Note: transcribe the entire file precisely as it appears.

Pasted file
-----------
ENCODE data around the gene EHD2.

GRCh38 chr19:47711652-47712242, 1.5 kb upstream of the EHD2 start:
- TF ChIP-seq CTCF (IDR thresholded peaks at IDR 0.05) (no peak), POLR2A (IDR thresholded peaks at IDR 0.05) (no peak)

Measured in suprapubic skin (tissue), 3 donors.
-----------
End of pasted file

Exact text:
ENCODE data around the gene EHD2.

GRCh38 chr19:47711652-47712242, 1.5 kb upstream of the EHD2 start:
- TF ChIP-seq CTCF (IDR thresholded peaks at IDR 0.05) (no peak), POLR2A (IDR thresholded peaks at IDR 0.05) (no peak)

Measured in suprapubic skin (tissue), 3 donors.